Boulder, Colorado. Both of these names derive from torrential river flows. So why the media hysteria about the floods there last month?
The city of Boulder was named for Boulder Creek, which was named for the abundance of large boulders. How did they get there? By torrential stream flows giving rise to enough power to carry them in turbulence. Colorado was named for the presumed headwaters of the Colorado River, which was named for the reddish-brown tinge of its waters, imparted by the sediment suspended within it. How did it get there? By torrential stream flows eroding loose soil typically chock full of iron-stained grit and clay.
Though damaging and lethal, the floods of last month in Boulder were so-so. According to a preliminary report by John Pitlick of the University of Colorado, the peak discharge on Boulder Creek was 5,070 cubic feet per second, or 144 cubic meters per second. This was less than six times the average annual flood (25 cubic meters per second), and well below what might be expected in a 100-year flood.
"Areas in Boulder inundated by the flood," he writes, "are consistent with maps developed for floods with return periods of 50 years or less." In other words, flooding at this scale can be expected every half-century. And the city was well prepared because flood mitigation "undoubtedly reduced damages to roads and buildings." Yes, people died. And yes, the city needs federal assistance to repair the damage. But in Boulder, this event was not the catastrophe portrayed by the nightly news for nearly two weeks.
The real story involves a higher power. I refer to the great mass of water vapor that precipitated as much as 16 inches of rain at some sites in the Front Range. From the dark gray sky, over the span of four days and four nights, fell an extraordinary mass of water. Though an order of magnitude below biblical proportions, the deluge exceeded what was expected for a thousand-year rainfall.
This conclusion was published on Sept. 17 by the Hydrometeorological Design Studies Center of the National Weather Service of the National Oceanic and Atmospheric Administration. Technically, we're dealing with a parameter called the Annual Exceedance Probability, which takes into account the total amount of rainfall and the duration of the storm.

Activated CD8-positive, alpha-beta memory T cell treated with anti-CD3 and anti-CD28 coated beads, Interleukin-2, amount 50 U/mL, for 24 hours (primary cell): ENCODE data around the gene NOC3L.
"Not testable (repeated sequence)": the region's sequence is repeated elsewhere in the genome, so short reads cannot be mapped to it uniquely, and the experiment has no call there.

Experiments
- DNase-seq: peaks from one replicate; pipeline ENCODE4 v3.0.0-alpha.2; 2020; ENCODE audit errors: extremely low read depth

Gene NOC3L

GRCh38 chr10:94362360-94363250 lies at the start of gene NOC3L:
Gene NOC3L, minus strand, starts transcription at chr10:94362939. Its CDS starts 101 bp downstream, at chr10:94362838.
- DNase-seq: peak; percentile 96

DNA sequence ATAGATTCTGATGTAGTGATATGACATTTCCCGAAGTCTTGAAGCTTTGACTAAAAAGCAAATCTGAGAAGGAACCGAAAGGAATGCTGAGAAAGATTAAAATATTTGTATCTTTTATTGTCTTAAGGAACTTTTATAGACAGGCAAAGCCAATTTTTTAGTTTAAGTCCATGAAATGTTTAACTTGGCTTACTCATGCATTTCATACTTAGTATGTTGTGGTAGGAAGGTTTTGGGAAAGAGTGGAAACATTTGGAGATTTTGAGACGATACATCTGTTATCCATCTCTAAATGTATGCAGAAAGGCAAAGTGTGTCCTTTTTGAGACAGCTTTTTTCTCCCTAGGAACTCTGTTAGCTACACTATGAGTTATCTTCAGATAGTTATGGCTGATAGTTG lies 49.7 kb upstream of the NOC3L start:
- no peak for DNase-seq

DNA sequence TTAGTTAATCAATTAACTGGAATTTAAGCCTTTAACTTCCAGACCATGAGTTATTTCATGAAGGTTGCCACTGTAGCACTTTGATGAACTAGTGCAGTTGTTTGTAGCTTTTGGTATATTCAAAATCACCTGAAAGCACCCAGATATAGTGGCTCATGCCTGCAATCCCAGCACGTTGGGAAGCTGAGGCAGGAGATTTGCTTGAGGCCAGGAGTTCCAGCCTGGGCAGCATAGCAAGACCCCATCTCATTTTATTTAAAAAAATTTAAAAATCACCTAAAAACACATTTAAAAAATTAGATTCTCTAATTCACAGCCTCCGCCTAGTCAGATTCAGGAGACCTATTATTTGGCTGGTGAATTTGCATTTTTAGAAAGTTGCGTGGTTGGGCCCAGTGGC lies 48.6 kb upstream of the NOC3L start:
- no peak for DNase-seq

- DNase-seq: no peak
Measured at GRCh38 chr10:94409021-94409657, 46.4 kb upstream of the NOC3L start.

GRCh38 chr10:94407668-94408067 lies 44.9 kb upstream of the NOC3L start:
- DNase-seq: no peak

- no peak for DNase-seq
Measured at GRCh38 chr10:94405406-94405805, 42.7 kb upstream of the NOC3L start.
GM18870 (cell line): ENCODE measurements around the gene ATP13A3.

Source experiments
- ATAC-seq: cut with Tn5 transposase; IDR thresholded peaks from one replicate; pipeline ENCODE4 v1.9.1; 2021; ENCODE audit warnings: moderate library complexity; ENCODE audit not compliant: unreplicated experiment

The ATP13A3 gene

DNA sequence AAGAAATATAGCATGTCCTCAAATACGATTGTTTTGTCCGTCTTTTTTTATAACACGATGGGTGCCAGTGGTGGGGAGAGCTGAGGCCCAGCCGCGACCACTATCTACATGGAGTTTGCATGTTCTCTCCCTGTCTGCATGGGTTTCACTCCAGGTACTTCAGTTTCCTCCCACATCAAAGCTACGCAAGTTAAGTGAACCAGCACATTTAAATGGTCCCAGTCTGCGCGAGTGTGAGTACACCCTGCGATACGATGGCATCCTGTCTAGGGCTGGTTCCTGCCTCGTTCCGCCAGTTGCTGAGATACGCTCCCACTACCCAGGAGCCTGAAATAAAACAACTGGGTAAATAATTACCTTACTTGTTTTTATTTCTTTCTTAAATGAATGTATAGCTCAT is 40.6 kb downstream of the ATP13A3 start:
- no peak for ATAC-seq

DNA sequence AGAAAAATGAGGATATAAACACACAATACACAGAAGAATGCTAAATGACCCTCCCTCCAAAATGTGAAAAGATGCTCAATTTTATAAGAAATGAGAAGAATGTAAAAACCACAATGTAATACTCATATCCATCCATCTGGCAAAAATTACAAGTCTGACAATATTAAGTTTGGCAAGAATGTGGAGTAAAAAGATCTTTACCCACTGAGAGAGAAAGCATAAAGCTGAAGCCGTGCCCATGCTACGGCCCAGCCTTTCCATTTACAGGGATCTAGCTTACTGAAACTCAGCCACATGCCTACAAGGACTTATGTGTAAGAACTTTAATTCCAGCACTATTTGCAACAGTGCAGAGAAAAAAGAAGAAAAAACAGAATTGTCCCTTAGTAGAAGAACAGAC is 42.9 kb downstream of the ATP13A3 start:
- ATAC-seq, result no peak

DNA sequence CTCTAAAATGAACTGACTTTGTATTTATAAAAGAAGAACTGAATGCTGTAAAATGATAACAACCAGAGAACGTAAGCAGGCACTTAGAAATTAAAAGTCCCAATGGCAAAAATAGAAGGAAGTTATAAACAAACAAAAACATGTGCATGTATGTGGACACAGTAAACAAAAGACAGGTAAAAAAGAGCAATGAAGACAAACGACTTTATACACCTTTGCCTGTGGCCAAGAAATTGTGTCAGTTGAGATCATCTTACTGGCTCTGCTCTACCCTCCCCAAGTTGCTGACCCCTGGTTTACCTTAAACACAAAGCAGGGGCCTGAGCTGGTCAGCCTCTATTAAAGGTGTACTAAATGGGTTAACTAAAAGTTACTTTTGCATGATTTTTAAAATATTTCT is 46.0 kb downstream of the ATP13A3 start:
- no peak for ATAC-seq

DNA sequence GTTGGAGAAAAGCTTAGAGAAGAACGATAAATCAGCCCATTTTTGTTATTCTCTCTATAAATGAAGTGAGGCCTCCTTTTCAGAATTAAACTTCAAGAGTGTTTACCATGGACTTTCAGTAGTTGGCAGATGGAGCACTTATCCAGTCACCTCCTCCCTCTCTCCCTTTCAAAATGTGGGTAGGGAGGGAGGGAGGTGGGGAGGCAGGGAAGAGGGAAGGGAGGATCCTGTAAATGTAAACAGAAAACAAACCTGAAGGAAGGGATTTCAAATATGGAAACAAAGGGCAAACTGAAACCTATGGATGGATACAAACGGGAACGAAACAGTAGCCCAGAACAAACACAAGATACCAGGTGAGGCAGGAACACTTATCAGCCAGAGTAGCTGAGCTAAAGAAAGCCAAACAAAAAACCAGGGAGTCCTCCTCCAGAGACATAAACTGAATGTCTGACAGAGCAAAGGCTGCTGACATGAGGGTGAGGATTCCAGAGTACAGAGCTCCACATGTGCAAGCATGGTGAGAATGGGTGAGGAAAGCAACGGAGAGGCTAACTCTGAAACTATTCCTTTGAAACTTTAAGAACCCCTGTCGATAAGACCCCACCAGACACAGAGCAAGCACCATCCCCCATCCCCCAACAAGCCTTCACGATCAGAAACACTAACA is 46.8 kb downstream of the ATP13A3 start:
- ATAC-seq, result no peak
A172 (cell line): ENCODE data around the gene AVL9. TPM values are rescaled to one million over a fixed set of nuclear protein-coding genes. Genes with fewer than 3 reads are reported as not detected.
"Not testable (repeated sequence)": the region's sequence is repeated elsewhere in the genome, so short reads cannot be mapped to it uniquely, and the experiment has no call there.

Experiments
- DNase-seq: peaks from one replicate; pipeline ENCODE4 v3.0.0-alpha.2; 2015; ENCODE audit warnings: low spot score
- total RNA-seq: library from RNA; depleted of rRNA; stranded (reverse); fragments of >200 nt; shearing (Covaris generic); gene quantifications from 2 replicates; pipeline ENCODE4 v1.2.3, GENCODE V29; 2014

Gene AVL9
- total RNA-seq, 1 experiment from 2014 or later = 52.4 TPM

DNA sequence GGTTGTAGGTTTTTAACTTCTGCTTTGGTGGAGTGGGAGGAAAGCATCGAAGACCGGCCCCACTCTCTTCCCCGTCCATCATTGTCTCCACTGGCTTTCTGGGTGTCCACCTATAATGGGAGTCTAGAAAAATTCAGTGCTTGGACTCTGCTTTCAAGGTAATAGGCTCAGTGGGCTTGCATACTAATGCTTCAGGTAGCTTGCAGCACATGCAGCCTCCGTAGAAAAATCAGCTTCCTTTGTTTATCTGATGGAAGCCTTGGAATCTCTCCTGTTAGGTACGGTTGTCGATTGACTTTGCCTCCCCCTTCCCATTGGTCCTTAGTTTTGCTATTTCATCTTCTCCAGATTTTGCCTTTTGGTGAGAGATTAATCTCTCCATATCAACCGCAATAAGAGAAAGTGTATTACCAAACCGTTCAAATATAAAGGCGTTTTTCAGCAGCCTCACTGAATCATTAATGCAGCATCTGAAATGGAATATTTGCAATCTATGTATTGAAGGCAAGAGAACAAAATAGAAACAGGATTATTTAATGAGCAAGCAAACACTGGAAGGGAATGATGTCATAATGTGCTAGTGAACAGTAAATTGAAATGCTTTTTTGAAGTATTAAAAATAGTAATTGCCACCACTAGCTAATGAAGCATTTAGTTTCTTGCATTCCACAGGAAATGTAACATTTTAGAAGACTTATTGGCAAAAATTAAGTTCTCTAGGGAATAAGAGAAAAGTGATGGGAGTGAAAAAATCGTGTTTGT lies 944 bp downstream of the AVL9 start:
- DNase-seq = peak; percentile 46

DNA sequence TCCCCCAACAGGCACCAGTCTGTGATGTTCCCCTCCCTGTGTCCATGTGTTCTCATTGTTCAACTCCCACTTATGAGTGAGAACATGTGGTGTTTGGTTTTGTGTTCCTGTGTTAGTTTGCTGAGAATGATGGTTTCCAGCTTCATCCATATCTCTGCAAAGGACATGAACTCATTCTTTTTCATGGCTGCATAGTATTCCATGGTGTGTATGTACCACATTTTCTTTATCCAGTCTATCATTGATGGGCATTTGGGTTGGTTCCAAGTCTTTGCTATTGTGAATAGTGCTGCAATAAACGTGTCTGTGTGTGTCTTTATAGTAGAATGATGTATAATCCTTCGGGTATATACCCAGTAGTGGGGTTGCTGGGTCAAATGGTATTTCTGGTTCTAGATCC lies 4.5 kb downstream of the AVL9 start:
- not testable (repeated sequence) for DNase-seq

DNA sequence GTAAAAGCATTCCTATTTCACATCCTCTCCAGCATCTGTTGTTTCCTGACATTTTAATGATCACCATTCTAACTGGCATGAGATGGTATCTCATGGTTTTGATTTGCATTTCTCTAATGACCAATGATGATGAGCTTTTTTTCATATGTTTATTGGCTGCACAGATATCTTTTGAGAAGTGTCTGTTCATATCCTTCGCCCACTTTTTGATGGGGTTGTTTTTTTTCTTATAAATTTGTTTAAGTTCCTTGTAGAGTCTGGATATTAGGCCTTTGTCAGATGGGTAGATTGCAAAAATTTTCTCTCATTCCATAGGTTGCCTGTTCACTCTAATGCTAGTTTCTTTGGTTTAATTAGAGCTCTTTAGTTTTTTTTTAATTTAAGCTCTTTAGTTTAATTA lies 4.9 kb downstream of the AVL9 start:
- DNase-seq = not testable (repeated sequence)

For durations of less than one hour, the rainfall was merely torrential: that which would be expected once every 10 years. After two hours, the rainstorm exceeded the expectation for a 50-year event, putting it on par with the river flooding in Boulder. After 24 hours, the storm exceeded the expectation for a millennial event. After three additional days, this storm became a home run that flew far beyond the statistical fence of the climatic ballpark.
This brings up the elephant-in-the-room issue of climate change. There are two possible interpretations. First, the rainfall patterns haven't changed, and the recent storm was equivalent to winning the lottery against nearly all odds. Or second, rainfall patterns have changed, giving rise to a "new normal," within which the recent Front Range event is nothing unusual. Not being a gambler, this is the interpretation I favor.
The second elephant-in-the-room is what happened to the deluge after it fell. Though much of it drained off the land in raging streams, an enormous amount soaked into the ground. There it saturated the soil, added weight to loose sediment on slopes, and raised what's called the pore water pressure. This precipitated landslides, mudflows and rockfalls, which took out roads, isolating dozens of communities. Though perhaps more important, these geological consequences were under-reported by the media because the sites were hard to reach and the events were short-lived.
Residents of Boulder successfully mitigated against the flood hazard because their stream geographies were so well defined. Much harder to mitigate against is the slope hazard, because nearly all of the landscape is sloped and because the mechanisms causing mass movements are more covert. Impossible to mitigate against is the unexpected excess of rain, over which Colorado residents have no control because it involves climate.
Robert M. Thorson is a professor of geology at the University of Connecticut's College of Liberal Arts and Sciences. His column appears every other Thursday. He can be reached at firstname.lastname@example.org.Copyright © 2014, The Baltimore Sun